Reasons for using a warehouse line of credit include:
- Permanent Funding: Mortgage lender does not have to draw deposits - the line of credit provides permanent funding for the life of all loans in the program.
- Less Risk: No margin calls - once the asset is funded, there is generally no additional mark-to-market and/or posting of additional collateral. In the event a loan exceeds dwell limit as described above, additional collateral may be required.
- Leverage: A Warehouse line of credit provides the mortgage banker with leverage. This leverage can be as high as 15:1. Leverage increases return by allowing a mortgage banker with relatively limited capital (compared to a traditional depository) to originate and sell far more mortgages than its capital would otherwise allow. This feature enables specialty lenders to maximize loan production revenue while minimizing their need to manage multiple sources of equity or other debt.
In addition, the warehouse credit provider can manage exposure to the mortgage loan market without building a branch network of its own.
Warehouse lending can be differentiated between 'wet funding' and 'dry funding'. The difference is related to when the loan originator gets his funds with respect to the time at which the real estate transaction takes place. During 'wet funding' the mortgage loan provider gets the funds at the same time as the loan is closed, i.e. before the loan documentation is sent to the warehouse credit provider. 'Dry funding' takes place when the warehouse credit provider gets the loan documentation for review before sending the funds.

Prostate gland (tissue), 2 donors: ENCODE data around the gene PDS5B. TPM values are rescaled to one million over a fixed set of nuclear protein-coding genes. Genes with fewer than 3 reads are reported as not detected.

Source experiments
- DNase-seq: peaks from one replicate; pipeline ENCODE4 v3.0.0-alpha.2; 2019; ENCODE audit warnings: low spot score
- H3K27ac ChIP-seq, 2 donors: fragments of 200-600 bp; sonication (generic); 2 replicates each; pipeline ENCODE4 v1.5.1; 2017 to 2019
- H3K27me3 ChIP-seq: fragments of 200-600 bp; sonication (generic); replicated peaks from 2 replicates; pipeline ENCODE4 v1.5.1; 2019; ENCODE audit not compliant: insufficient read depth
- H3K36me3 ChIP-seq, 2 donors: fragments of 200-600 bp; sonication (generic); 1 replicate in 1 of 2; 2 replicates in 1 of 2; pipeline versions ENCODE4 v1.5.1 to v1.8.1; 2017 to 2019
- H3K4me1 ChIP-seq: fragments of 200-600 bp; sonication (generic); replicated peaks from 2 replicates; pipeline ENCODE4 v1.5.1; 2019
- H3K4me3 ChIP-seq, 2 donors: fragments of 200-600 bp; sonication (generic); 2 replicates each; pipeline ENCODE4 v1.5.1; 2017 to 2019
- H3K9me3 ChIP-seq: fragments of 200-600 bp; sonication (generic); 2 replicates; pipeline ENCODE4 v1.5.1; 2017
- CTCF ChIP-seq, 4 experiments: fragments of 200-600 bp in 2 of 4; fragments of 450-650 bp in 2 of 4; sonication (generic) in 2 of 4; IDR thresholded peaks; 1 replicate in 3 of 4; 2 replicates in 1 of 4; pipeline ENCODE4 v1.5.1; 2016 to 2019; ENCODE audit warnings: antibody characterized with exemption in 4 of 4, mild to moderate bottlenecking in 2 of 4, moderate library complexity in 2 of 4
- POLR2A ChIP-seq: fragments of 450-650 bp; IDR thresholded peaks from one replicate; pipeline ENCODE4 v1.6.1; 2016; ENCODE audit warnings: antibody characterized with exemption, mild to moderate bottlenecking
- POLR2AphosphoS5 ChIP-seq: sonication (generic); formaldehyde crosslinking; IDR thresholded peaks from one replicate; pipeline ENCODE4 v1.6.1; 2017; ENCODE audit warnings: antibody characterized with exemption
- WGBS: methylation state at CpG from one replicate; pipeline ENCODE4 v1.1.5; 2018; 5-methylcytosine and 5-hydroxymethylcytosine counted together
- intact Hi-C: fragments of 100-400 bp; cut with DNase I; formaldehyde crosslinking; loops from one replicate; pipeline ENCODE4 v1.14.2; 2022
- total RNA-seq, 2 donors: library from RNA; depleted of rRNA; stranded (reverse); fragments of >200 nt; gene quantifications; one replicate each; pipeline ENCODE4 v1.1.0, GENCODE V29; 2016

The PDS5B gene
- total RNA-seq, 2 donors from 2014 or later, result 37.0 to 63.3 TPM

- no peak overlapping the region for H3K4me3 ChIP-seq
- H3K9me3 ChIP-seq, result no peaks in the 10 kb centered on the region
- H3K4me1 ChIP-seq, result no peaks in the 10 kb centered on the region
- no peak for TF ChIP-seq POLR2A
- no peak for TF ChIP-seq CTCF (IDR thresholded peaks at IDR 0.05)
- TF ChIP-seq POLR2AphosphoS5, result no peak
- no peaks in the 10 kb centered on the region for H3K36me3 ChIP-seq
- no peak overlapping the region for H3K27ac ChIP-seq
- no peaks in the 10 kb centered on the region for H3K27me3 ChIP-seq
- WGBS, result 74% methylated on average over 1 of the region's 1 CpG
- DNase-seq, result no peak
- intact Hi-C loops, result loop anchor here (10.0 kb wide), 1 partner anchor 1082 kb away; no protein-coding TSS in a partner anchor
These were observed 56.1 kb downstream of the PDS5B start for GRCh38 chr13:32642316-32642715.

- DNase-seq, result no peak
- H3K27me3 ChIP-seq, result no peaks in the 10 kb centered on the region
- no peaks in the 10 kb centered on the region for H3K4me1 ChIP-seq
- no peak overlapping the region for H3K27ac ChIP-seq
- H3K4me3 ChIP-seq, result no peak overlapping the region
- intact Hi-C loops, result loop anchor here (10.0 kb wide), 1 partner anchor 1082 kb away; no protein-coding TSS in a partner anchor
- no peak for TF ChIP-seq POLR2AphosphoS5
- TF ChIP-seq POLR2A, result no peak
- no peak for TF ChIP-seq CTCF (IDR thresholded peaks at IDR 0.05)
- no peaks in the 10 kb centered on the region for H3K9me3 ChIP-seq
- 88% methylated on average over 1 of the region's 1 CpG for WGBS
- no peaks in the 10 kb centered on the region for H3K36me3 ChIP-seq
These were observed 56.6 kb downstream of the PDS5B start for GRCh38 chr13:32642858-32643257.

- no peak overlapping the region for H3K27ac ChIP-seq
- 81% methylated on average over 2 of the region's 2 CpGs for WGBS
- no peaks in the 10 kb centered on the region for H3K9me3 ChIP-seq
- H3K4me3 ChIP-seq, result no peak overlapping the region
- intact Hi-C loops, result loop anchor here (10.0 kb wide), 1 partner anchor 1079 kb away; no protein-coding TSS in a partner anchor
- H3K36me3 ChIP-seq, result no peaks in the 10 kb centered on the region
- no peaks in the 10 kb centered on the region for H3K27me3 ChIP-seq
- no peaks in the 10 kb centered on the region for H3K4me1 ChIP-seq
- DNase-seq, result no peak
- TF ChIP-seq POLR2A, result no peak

An important risk management function of warehouse lending is fraud detection and deterrence. The primary fraud risks include collusion between mortgage bankers, title companies, real estate agents, and customers themselves, as well as falsified information in the loan application (especially appraisals), forged signatures on loan documents, and false documents of title that together create unsaleable and/or fraudulent loans pledged as warehouse collateral. 'Wet funded" loans are riskier in terms of possible fraud because the credit provider will not be aware of potential collateral problems until after the funds are sent to the loan closing agent. Measures that the warehouse lender can take to limit fraud can be a strong screening process for mortgage banking companies, making sure the loan originator itself has a strong internal screening process, limiting the amount available for 'wet funding,' and requiring that all payment proceeds come through the warehouse lender first from the end purchaser of the mortgage loan held for resale.
- International Finance Corporation - Warehouse Line of Credit
- Colorado Mortgage Lender's Association - http://cmla.com/mortgageterms
- Armstrong, C. L.; McNeill, T. H.; Reynolds, J. E. (2006): "Warehouse Lending Losses Under the Financial Institution Bond", The Fidelity Law Journal, Vol. 12.
- Key Features of Warehouse Lines
- Fraud in Warehouse Mortgage lending
- Schroeder, G. J.; Tomaine, J. J. (2007): Loan Loss Coverage Under Financial Institution Bonds, page 336. Chicago: ABA Publishing.